Payroll Data Services Blog

The Revised Form I-9 Is Now Available: What to Know


On Jan. 31, 2020, the U.S. Citizenship and Immigration Services (USCIS) issued a new version of the I-9 employment eligibility verification form, along with updated instructions. Despite its date of 10/21/19, the form will not become mandatory until May 1 of this year. While employers may start using the new version immediately, they can also use the previous edition dated 07/17/2017 until April 30. 

Remind me — when do you use the I-9?

Form I-9 is used to verify the identity and employment authorization of individuals hired for employment in the United States. All U.S. employers are required to complete Form I-9 for each individual they hire, including citizens and noncitizens. Both employees and employers (or their authorized representatives) must complete a portion of the form. Employers are required to retain the completed forms for a designated period of time after employees stop working for them. This ensures employers have the paper trail they need, should they be audited. 

What’s changed with the new I-9?

The USCIS revised the Country of Issuance field in Section 1 and the Issuing Authority field (when selecting a foreign passport) in Section 2 to include two new countries: Eswatini and North Macedonia. This change is only included on the electronic version of the form. The new version of the paper form has no changes to the form itself. However, both the new electronic and paper forms have modified instructions that include the following changes:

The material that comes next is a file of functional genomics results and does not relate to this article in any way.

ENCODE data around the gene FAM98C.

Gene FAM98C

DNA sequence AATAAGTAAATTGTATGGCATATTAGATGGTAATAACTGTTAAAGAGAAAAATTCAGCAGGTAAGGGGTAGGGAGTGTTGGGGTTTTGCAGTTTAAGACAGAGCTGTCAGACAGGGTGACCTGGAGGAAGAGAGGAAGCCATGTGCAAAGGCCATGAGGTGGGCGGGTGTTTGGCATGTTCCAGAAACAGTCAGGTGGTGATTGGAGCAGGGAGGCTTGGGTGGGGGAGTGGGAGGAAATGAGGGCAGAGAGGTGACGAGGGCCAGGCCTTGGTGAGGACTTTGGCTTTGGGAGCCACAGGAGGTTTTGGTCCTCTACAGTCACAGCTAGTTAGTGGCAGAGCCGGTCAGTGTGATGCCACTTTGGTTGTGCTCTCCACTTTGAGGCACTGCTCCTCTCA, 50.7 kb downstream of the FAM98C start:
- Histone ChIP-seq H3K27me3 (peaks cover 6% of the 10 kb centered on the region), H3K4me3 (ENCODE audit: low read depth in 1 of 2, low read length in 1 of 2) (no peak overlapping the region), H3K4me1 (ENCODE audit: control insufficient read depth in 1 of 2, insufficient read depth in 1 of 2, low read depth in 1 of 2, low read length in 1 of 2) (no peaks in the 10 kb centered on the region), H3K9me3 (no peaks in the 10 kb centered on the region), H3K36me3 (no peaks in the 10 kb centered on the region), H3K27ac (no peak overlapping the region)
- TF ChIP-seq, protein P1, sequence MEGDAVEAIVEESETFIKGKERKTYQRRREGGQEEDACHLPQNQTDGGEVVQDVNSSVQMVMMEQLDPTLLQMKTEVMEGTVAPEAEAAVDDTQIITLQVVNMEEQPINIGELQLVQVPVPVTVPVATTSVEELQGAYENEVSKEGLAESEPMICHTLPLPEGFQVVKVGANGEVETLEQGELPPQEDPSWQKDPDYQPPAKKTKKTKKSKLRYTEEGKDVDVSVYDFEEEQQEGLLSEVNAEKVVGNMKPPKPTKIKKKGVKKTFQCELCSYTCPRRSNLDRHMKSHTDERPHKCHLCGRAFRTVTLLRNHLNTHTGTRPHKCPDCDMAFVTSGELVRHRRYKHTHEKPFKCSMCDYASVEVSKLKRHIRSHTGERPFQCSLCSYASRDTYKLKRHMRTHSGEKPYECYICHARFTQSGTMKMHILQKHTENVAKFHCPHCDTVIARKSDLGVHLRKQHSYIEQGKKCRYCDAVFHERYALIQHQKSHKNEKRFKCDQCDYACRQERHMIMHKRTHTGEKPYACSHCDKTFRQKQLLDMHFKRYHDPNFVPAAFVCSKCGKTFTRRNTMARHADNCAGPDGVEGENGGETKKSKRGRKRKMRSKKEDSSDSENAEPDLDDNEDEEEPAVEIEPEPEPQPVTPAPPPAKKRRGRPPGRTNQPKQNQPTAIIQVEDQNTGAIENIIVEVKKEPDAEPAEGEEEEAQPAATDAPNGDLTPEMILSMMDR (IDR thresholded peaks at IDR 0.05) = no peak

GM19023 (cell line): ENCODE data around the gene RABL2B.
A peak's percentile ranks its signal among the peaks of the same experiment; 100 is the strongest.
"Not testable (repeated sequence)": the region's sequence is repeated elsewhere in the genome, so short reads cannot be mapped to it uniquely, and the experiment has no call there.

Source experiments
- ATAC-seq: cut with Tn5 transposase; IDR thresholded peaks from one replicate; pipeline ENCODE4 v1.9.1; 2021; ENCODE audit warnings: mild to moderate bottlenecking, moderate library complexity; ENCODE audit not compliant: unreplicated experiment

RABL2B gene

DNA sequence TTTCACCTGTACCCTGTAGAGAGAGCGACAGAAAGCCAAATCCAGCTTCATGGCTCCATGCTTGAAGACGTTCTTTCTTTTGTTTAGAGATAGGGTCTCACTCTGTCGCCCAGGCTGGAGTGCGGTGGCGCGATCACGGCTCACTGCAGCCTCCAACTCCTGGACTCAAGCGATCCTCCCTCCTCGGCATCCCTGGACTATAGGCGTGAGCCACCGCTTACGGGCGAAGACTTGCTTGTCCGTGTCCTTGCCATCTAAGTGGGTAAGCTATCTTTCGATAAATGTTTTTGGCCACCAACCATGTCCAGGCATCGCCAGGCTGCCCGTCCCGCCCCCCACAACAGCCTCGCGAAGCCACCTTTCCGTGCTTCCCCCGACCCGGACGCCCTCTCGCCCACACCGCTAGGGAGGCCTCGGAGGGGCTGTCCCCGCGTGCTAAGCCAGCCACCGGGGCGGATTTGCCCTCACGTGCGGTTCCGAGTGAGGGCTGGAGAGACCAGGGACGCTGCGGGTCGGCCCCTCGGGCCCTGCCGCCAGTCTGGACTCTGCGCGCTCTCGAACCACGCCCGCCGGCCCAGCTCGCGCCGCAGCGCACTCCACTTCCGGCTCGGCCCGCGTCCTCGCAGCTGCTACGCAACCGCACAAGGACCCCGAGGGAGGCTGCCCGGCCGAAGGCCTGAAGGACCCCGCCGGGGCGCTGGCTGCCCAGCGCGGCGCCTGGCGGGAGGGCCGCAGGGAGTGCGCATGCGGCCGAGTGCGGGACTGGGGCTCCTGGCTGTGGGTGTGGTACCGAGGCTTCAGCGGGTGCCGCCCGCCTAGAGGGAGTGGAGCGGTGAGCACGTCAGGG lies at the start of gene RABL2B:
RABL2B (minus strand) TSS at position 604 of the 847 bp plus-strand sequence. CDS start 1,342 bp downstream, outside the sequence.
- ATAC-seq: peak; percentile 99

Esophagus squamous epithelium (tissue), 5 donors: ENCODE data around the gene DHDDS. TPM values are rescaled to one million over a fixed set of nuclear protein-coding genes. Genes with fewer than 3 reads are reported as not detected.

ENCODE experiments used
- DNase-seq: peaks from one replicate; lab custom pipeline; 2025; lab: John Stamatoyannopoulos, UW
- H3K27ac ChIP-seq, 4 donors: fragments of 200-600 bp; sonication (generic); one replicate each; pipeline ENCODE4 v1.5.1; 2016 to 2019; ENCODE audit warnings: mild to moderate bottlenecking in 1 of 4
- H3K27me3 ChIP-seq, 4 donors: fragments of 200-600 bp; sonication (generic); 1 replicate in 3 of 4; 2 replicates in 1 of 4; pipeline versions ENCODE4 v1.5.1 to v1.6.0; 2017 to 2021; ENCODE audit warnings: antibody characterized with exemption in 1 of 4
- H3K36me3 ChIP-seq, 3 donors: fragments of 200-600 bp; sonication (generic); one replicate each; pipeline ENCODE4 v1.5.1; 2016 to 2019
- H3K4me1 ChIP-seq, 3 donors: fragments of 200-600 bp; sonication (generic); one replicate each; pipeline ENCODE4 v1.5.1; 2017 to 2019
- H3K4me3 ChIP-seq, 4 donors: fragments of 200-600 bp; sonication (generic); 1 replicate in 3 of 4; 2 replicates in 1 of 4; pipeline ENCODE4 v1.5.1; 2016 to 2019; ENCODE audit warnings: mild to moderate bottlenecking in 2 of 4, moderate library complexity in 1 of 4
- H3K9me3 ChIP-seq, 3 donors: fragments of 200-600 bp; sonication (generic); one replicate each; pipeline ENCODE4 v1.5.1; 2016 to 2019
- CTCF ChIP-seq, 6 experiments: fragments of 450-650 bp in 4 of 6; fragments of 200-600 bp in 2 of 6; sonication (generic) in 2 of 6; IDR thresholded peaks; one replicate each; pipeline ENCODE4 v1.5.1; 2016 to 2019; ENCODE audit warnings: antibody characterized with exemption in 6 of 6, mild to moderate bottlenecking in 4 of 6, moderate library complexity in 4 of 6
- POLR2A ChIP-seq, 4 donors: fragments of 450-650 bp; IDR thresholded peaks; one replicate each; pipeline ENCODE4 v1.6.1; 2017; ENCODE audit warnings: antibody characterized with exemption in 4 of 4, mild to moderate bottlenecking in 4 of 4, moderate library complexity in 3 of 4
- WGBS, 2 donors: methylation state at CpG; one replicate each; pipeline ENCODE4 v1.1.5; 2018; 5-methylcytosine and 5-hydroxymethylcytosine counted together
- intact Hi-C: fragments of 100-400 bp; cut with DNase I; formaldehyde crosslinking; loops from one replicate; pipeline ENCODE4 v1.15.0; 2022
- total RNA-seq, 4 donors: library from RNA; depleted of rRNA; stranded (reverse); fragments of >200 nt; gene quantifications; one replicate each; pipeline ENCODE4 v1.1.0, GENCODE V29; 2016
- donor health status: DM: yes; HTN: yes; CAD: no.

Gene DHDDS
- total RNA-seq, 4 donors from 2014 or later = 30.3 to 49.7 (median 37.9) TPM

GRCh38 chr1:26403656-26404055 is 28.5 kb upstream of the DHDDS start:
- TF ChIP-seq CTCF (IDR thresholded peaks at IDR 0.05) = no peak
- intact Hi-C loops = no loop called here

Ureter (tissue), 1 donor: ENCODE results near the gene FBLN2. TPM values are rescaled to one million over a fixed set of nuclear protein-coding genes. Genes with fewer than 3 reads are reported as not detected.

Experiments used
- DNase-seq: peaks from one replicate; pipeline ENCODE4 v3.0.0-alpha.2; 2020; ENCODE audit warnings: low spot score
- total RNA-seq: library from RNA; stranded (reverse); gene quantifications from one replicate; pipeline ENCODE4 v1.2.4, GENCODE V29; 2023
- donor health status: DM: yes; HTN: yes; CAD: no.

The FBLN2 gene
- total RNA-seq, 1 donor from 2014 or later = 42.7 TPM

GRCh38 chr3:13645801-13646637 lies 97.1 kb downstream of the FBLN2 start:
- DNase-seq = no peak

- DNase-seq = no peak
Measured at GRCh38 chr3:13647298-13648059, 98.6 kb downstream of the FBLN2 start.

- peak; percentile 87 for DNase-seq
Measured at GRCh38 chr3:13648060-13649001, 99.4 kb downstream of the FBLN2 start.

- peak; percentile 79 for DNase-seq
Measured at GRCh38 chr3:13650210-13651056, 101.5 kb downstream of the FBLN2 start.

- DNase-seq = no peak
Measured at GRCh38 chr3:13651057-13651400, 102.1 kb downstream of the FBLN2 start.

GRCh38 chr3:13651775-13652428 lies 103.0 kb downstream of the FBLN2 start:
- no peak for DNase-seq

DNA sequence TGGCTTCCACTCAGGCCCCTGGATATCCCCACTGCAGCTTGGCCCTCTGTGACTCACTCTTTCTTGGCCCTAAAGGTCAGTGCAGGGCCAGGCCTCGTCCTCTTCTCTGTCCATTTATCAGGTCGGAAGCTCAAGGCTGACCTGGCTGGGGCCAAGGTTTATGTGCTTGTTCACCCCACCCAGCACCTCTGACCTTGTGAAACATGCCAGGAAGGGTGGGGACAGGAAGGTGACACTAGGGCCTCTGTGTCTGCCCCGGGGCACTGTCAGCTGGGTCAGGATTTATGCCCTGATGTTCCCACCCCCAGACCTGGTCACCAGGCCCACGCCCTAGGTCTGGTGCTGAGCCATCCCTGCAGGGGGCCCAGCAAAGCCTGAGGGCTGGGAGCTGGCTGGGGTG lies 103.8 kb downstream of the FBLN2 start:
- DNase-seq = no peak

• Clarification on who can act as an authorized representative of an employer. An authorized representative may be any person an employer designates to complete and sign Form I-9 on its behalf. However, the employer remains liable for any violations committed by the designated person.
  • Clarifications pertaining to acceptable documents. Writing “N/A” in the identity document columns is no longer necessary. When entering document information in the List A, B or C columns, you do not need to enter "N/A" in the columns which are not being used. 
  • Clarification that the form’s List C documents establishing employment authorization does not include a worker’s Employment Authorization Document (EAC) containing a photograph. The List C documents include items like a Social Security card and birth certificate, while the EAD (Form I-766) that contains a photograph providing temporary employment authorization to work in the United States is a List A document.
  • Updated USCIS website addresses.
  • An updated process for requesting the paper Form I-9.
  • Updated Department of Homeland Security Privacy Notice.

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